Celtic women

It is not known when or how the Irish language came to Ireland. It belongs to a group of languages called Celtic, once widely spoken in parts of the Continent and in Britain. Those areas also shared certain cultural characteristics in the centuries before and after the time of Christ.

The concept of Celticism is quite vague however and some modern archaeologists and historians argue heatedly about the means by which Ireland came to have a Celtic language and some aspects of Celtic culture. They have not yet been able to agree on how to interpret the sources available.

Names of deities associated with Celtic cultures have survived on the Continent, as well as figured sculptures. Greek and Roman writers described courageous and aggressive Celtic women. It has been suggested that their accounts are exaggerated and that they reflect scornful attitudes towards women they judged to be uncivilised and barbarian when contrasted with their own ideals of womanhood. Readers may judge for themselves.

A whole group of foreigners would not be able to withstand a single Gaul (Continental Celt) if he called his wife to his assistance who is usually very strong with blue eyes; especially when, swelling her neck, gnashing her teeth, and brandishing her sallow arms of enormous size, she begins to strike blows mingled with kicks, as if they were so many missiles sent from the string of a catapult.
Ammianus Marcellinus, writing in the sixth century basing his material on Timagenes, an earlier writer. Quoted in Nora Chadwick, The Celts, London, 1970, p. 50.

Boudicca, queen of the Iceni in Britain led a revolt against the Romans in 61 AD.

She was huge of frame, terrifying of aspect and with a harsh voice. A great mass of bright red hair fell to her knees; she wore a twisted golden torc and a tunic of many colours over which was a thick mantle fastened with a brooch. Now she grasped a spear to strike fear into all who watched her.
Dio Cassius writing about Boudicca. Quoted in Nora Chadwick, The Celts, London, 1970, p. 50.

An Irish text called Táin Bó Cuailgne records the exploits of the legendary Queen Medb of Connacht, another powerful woman. The story was preserved in the Book of the Dun Cow compiled in the monastery of Clonmacnoise in the twelfth century and it is difficult to know whether it was based on remote historical events, myth, legend or a mixture of all three. Medb is constructed as a vigorous and daring woman with leadership qualities. However, some modern scholars suggest that the surviving versions of Táin Bó Cuailgne make her appear ridiculous in many ways and they think that the monks who committed the story to writing wanted to issue a warning about the dangers of following a woman leader. Others disagree.

Early Irish written records mention women wood-workers of high status, as well as women healers, druids, poets, prophetesses and women who could 'turn back the streams of war' - possibly peacemakers.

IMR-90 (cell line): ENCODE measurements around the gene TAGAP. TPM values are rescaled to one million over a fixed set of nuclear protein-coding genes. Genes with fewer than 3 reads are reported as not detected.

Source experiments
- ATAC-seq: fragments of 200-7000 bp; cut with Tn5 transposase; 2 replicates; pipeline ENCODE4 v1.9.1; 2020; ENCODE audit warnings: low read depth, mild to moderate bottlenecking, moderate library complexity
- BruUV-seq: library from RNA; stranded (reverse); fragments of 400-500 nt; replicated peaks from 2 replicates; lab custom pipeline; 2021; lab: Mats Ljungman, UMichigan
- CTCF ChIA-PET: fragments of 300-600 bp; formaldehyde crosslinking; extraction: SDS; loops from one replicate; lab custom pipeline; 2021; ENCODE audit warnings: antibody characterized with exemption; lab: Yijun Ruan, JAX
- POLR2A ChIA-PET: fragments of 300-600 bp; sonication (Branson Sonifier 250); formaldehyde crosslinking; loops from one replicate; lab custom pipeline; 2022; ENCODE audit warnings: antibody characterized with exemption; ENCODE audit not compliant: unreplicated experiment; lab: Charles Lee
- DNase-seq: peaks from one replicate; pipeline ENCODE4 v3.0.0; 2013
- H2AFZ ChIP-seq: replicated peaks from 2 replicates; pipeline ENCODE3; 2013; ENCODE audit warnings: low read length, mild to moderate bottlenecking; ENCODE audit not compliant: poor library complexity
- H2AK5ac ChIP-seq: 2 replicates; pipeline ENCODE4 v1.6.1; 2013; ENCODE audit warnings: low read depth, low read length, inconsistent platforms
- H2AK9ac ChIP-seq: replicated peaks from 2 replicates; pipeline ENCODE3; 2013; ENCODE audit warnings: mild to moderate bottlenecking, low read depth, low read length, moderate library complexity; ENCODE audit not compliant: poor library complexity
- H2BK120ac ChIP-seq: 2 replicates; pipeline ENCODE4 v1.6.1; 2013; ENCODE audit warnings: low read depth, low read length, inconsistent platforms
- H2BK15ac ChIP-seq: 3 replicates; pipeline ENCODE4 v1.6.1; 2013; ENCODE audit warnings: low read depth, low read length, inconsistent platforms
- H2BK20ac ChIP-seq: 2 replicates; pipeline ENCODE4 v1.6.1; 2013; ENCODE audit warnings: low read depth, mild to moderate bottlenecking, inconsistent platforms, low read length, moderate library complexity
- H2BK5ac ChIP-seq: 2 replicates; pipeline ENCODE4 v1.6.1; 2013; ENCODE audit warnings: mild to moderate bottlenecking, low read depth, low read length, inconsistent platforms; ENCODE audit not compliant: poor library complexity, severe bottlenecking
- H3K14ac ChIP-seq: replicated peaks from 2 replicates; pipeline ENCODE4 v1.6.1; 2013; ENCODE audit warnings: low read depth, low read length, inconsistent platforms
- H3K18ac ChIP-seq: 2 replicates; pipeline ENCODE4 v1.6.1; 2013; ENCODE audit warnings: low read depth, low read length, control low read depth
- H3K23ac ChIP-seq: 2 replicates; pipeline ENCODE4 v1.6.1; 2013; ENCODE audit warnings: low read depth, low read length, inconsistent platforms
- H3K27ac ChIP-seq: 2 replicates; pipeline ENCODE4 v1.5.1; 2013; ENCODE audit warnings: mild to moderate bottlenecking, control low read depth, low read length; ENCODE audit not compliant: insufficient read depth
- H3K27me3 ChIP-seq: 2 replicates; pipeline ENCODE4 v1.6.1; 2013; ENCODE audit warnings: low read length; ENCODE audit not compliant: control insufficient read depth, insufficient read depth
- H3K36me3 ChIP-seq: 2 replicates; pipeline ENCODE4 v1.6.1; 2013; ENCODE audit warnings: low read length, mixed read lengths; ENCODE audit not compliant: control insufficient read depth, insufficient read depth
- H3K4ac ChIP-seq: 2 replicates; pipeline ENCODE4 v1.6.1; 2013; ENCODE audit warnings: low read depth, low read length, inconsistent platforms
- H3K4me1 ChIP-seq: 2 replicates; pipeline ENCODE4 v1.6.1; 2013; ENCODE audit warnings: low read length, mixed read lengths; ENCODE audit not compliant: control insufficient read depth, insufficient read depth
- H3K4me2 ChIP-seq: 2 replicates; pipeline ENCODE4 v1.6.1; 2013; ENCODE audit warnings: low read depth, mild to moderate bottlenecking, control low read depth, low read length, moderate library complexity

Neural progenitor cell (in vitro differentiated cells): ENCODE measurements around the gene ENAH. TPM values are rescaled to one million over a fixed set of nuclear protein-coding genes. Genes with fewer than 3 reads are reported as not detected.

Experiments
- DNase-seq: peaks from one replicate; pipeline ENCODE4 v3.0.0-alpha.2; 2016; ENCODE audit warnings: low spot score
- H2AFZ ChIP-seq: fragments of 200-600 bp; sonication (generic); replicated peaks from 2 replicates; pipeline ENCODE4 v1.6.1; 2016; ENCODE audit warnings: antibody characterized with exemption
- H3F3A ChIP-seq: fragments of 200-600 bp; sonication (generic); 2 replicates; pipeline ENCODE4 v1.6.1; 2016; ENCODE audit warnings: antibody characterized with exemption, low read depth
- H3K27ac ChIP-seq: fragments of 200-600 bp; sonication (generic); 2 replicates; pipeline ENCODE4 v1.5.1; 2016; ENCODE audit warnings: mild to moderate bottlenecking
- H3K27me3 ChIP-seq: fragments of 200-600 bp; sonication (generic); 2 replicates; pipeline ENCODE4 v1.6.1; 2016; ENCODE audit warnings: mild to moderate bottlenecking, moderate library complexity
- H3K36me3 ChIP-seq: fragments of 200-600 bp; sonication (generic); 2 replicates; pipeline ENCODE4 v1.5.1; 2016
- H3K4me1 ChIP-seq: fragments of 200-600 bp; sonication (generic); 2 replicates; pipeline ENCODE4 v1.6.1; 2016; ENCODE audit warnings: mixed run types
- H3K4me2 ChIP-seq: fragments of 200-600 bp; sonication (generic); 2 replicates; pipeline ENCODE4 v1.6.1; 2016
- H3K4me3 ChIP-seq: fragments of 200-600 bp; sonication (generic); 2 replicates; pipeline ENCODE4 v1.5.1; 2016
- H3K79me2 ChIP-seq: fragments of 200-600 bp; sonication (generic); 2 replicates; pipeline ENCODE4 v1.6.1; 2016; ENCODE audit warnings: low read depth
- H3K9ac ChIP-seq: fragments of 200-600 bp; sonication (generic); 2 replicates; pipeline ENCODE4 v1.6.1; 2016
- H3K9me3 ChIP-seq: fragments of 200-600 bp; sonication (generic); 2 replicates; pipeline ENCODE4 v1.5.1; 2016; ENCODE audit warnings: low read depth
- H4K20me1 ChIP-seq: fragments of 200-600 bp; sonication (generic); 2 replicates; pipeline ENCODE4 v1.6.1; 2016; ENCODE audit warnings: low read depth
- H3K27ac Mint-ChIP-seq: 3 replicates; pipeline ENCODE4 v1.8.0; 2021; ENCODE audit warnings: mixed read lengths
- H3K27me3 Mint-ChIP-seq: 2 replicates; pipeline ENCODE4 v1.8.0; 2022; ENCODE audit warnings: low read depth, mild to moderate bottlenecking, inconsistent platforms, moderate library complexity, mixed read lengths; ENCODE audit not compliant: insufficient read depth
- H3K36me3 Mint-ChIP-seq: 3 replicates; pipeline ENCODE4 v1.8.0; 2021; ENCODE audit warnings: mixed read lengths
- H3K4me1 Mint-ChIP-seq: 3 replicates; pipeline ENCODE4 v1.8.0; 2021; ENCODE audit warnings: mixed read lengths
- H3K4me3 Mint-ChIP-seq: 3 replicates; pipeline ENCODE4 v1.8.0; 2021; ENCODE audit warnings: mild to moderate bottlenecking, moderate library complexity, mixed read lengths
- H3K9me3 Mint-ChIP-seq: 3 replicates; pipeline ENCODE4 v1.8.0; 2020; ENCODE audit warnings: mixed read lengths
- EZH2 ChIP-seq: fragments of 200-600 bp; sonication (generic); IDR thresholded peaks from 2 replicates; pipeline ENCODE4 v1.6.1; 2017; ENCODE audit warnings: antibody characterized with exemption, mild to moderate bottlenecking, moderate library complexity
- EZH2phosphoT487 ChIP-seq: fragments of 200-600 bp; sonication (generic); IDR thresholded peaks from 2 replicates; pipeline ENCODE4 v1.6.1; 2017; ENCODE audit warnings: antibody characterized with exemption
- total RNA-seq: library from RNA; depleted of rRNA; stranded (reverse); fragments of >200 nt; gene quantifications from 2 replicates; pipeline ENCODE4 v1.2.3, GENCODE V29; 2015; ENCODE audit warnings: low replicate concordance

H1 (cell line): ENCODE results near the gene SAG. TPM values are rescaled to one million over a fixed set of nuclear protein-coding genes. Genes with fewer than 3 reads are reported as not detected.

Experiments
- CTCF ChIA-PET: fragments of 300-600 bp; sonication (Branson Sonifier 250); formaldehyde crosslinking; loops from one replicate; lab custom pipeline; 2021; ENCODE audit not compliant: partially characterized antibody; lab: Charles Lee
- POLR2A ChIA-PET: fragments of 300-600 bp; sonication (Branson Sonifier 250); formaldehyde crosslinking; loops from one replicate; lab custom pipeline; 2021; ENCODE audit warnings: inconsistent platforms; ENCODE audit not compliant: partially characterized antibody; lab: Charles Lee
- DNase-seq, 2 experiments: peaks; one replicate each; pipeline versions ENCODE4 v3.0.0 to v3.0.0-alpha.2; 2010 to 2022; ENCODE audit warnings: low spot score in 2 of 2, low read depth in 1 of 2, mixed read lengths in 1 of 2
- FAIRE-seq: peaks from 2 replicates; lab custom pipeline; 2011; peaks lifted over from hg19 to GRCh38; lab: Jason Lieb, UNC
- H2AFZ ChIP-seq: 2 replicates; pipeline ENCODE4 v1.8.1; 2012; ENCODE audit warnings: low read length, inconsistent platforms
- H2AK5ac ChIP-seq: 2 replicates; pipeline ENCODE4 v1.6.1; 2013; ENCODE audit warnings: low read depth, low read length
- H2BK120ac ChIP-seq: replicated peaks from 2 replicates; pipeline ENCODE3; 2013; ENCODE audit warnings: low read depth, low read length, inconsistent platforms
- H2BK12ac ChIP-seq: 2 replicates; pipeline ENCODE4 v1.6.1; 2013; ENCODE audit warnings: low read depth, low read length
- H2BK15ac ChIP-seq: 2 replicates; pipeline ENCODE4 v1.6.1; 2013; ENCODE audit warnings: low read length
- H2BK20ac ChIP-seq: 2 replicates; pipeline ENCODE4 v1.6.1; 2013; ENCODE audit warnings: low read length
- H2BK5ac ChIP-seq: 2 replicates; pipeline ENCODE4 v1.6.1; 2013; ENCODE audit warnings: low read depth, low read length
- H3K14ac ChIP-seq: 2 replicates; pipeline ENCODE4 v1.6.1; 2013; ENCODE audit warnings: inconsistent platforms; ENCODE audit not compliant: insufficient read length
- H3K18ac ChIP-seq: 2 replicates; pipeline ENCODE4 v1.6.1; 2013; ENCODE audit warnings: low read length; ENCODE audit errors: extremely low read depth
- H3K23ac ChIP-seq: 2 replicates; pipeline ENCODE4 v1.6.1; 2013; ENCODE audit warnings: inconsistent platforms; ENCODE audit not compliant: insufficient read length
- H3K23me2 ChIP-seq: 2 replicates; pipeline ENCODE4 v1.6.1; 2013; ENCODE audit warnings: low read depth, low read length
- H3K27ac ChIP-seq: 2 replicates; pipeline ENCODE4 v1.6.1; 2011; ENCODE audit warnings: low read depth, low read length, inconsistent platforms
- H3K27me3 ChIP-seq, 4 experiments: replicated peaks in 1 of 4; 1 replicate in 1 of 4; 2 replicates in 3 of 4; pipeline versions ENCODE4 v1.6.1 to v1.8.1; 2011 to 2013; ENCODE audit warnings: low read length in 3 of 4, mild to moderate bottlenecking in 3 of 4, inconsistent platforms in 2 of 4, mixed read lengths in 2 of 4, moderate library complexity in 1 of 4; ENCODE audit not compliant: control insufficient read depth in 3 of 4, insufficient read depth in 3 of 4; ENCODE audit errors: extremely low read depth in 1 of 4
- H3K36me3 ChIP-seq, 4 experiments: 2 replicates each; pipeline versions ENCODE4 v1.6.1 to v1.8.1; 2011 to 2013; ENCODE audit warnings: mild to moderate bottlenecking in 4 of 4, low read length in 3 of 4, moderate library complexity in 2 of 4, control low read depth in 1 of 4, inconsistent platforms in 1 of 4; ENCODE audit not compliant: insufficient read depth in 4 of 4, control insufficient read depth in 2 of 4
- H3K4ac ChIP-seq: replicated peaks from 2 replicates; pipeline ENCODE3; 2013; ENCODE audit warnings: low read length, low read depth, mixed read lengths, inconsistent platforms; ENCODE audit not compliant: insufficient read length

Researchers are discovering more and more details about the everyday lives of the early Irish. Many women worked in the fields with livestock and crops as well as grinding corn in the quern, making butter and cheese, spinning and weaving.

It is clear from Cáin Lánamna that it is regarded as normal for a farmer's wife to be involved in the major tasks of the farm, such as ploughing (ar), reaping (búain), looking after livestock in enclosures (croud), and fattening pigs (méthad). Literary sources likewise assume that it is regular for a husband and his wife (perhaps with older children) to be working together in the fields.
Fergus Kelly, Early Irish farming, Dublin, 1998, p. 449.

Most houses were built from mud and wood and roofed with thatch. Excavations show that royal and noble families lived in considerable splendour. Their clothes were dyed with bright colours made from roots, berries, leaves, seaweed and lichen. They owned valuable ornaments made from gold, bronze and other precious materials embellished with Celtic design.

A female poet is imagined as follows in Táin Bó Cuailgne:

She wore a speckled cloak fastened around her with a gold pin, a red-embroidered hooded tunic and sandals with gold clasps.
Description of Fedelm, poet and prophet, in The Táin, translated by Thomas Kinsella from the Irish, Dublin, 1969, p.60.

Broighter collar

Broighter collar
Probably 3rd century BC.
From Co. Derry
National Museum of Ireland

Near the end of the story a warrior called Cethern relates how he came by one of his terrible wounds:

Cethern said, 'A tall, fair, long-faced woman with soft features came at me. She had a head of yellow hair and two gold birds on her shoulders. She wore a purple cloak folded about her, with five hands' breadth of gold on her back. She carried a light, stinging, sharp-edged lance in her hand, and she held an iron sword with a woman's grip over her head - a massive figure. It was she who came against me first.'
'Then I'm sorry for you,' Cúchulain said. 'That was Medb of Cruachan.'
The Táin, translated by Thomas Kinsella from the Irish, Dublin, 1969, p.208.

The early Irish imported pottery, wine and oil from the Mediterranean area and the skull of a Barbary ape from Africa was found at Emhain Macha near Armagh.


  1. The Irish language belongs to a group of _________s called ________.
  2. Greek and Roman ______s described ________ and aggressive _______ women, but these accounts may be _____.
  3. Name three characteristics held in common by the women described by Ammianus Marcellinus and by Dio Cassius.
  4. Name five occupations followed by early Irish women.
  5. What evidence do we have for wealth and foreign travel in early Irish society?


  1. Role play a mock interview with a woman in early Irish society.
  2. Role play a girl from early Irish society discussing her lifestyle with a modern girl.
  3. Draw or paint any woman described in this section.
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